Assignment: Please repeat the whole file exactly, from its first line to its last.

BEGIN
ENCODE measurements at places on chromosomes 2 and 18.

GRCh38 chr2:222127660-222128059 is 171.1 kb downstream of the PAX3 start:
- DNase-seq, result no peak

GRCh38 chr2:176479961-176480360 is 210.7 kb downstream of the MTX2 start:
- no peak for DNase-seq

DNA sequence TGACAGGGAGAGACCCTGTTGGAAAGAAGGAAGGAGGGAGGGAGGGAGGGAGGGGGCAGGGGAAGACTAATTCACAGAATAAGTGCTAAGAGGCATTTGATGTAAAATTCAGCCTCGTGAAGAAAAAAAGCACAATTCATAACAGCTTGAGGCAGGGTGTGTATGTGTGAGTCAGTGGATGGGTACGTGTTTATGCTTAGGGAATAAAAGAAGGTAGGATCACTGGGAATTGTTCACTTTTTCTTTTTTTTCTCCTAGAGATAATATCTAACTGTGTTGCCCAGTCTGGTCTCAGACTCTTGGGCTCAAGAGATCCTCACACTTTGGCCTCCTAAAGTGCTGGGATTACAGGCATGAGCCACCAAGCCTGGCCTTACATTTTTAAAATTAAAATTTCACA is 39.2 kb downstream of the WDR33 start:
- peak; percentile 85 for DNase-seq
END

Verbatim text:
ENCODE measurements at places on chromosomes 2 and 18.

GRCh38 chr2:222127660-222128059 is 171.1 kb downstream of the PAX3 start:
- DNase-seq, result no peak

GRCh38 chr2:176479961-176480360 is 210.7 kb downstream of the MTX2 start:
- no peak for DNase-seq

DNA sequence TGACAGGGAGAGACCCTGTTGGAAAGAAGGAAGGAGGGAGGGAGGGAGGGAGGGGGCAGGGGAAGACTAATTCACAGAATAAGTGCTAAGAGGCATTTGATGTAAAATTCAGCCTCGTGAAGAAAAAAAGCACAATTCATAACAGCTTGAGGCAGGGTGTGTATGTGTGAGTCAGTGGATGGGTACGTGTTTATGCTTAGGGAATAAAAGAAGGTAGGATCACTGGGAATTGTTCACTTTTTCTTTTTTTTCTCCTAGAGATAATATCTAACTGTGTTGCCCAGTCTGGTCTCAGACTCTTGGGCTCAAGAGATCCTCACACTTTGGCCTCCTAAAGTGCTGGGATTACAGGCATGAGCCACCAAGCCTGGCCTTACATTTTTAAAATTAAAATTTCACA is 39.2 kb downstream of the WDR33 start:
- peak; percentile 85 for DNase-seq